Also strongly recommended, Nicholas Kenyon's Bach volume in Faber's Pocket Guide series.  An incredible amount of detail (including something worthwhile on every cantata) packed into a 500-page paperback selling for less than £10. I believe Kev will second my recommendation!

Now the question is: is anyone else going to listen to this glorious music?

Chris

 

Chris A.Gnostic

RE: Autumn Bach Cantatas

BWV 47 indeed.

I didn't know about that book Chris, and it sounds right for me, so i'll be ordering it soon.

I'm hoping other people will start warming up soon or -actually- start a different series... piano trios, Beethoven piano sonatas, the evolution of the sonata form, etc, etc...

For now a simple question: we stick to this thread for all coming cantatas, or are we starting a new thread for each sunday.....?

 

 

RE: Autumn Bach Cantatas

I was thinking of a new thread for each month perhaps?  So next week anyway would be in this thread.

Camaron, do you know of Alfred Dürr's book The Cantatas of J.S.Bach?  Nearly 1000 pages devoted to detailed analysis of all the sacred and secular cantatas, together with full texts and translations. Expensive (around £55) but worth every penny if you're a Bach-Cantata devotee!

Chris

PS: A very full analysis of Cantata 47, especially the magnificent opening chorus, can be found at:

http://www.bach-cantatas.com/Guide/BWV47-Guide.htm

Chris A.Gnostic

RE: Autumn Bach Cantatas

Camaron,

The Dürr book is not heavy with music examples: should be no problem, but the Kenyon book is the absolute bargain.

It's well worth looking at the text and translation of that opening chorus, if you've got time. I think you will find it helps.

When we come on to next week's cantatas I'll use a bit more space discussing the texts!

 

Chris

Chris A.Gnostic

RE: Autumn Bach Cantatas

Chris, Camaron, I am really sorry I could not participate even a bit on the always so interesting and of vital importance threads of Bach's Cantatas.

Since you covered most of the aspects of the three current ones, I will confine myself to the recordings only:

- BWV 47. I found Suzuki as the more balanced and best recorded (it is one of the more recent in his series). Gardiner has the benefit of having all the three together, but he shines mostly on BWV 114.

- BWV 114. Apart from the quite good Gardiner, somehow Suzuki is fine (in the middle of his series, Vol.25, along with BWV 78 & 99).

- BWV 148. I prefer Richter for the fine singing throughout and his convincing, albeit old-fashioned, way of delivering any work of Bach as a masterpiece! Again Suzuki is the well balanced, not that exciting, but always interesting to follow performance and recording (it is one of the first volumes in the series, Vol.14, along with BWV 48, 89 & 109).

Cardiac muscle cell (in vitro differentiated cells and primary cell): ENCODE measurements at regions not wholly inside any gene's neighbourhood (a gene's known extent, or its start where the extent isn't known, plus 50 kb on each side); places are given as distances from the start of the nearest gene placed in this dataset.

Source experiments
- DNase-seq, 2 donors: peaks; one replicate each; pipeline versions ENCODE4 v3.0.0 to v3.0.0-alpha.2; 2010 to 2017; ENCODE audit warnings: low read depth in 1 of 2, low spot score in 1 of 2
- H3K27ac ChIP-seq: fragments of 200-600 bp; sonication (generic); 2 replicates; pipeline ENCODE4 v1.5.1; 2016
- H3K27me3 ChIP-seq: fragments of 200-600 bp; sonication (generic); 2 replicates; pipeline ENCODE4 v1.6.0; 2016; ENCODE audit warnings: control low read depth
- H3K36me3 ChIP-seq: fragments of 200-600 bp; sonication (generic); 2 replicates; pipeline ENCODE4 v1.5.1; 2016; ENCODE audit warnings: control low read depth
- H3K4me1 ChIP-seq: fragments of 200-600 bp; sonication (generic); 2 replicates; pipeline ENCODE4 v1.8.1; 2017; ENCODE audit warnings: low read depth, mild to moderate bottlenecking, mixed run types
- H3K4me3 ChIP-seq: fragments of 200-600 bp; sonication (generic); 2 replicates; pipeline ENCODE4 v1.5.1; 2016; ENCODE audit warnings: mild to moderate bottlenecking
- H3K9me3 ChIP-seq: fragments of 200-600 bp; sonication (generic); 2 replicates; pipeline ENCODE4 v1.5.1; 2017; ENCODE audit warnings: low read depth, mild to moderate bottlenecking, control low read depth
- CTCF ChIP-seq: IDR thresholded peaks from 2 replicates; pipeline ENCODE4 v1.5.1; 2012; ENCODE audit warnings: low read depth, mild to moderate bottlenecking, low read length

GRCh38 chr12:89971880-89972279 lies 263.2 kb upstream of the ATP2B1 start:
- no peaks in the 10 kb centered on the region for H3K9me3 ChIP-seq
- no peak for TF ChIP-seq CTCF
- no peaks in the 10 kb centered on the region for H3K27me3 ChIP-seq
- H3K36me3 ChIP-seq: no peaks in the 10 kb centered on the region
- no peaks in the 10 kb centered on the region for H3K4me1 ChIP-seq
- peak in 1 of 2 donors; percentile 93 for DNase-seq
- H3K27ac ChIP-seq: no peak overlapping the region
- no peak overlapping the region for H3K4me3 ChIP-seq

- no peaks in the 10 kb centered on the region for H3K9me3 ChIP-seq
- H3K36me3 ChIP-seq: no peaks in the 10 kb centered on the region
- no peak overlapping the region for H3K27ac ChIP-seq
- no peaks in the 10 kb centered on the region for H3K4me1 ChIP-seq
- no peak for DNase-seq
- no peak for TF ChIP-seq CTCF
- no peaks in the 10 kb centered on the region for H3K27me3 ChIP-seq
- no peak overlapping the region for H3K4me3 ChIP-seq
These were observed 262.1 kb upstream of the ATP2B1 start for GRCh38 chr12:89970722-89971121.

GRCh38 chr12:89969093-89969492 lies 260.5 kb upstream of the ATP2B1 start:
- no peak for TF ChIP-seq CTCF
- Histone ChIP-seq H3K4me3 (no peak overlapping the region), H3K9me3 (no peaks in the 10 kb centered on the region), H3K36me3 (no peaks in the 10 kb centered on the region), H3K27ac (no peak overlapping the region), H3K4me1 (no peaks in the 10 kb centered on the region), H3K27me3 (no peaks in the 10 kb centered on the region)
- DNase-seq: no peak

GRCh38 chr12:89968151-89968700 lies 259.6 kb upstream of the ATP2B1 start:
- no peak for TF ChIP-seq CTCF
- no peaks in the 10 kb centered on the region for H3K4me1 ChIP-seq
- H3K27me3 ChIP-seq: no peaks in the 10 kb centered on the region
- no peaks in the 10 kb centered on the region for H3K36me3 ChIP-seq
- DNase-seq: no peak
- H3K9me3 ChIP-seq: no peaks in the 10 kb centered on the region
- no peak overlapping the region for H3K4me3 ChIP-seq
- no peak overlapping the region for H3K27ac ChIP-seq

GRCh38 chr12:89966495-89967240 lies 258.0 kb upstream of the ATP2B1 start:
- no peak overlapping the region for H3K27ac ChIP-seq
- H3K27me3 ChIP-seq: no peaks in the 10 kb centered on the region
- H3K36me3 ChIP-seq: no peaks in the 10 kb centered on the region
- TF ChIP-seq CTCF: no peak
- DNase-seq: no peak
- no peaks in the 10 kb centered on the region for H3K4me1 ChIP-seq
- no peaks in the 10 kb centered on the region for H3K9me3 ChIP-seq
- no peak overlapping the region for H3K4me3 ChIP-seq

Camaron, since you are pretty new to the forum and for your info, a thread for Piano Trios (actually about the Chamber Music with Piano, i.e. Piano Trios, Quartets, Quintets etc.) has been created by me rather recently. You may find it in this section. For Beethoven's Sonatas, we have quite often covered them, on various threads. However, if you mean a thread where we can do the same thing as here: discussing one Sonata after the other, in chronological order, well, that would be another issue one has to consider if it would be workable. As for the "evolution of the Sonata Form", leave it for much later...

Parla

 

RE: Autumn Bach Cantatas

Thanks Parla for your comments. 

I have a lot of respect for Karl Richter's Bach: when his recordings started to appear they were the 'benchmark' ones for me and many others. I still recall the excitement of the first DG Archiv issues (Nos.8 & 45, then No.78 with the Magnificat). I'm not surprised his performance of No.148 is successful, the big, extrovert works still sound well to me even though his style got heavier as the years went by. And what soloists he had! For me that is all to often the problem with many recent versions. I find it curious that so many commentators point out the inadequacies of boy soloists when the difficulties of the arias are so often all-too-apparent in the performances of the adults. This is too often the case in the Gardiner, Suzuki and Koopman sets.

I'm still searching for recordings that match my enjoyment of the Harnoncourt/Leonhardt set!

Now, concerning your last paragraph: I for one would be more than interested in a systematic (one by one) discussion of the Beethoven sonatas, and I'm sure there would be others interested. A problem might be that it should ideally involve a detailed discussion of the music (before we come to recordings). Could anyone lead that discussion? I'm afraid I could not! Goofyfoot once suggested some discussions of works with the scores. GF how about it? Could you take this on? Or Camaron?

Let's see!

Chris

Chris A.Gnostic

RE: Autumn Bach Cantatas

Listening to Bach Cantata 47.  The Rias Bach Cantatas Project/audite

'One day I hope to start [writing] again, because it was one of the big aesthetic experiences of my life, like getting into the Bach cantatas'.  Clive James, The Blaze of Obscurity (2009) (from Kenyon's Bach)

I feel a rather like Clive (except that I don't write...yet).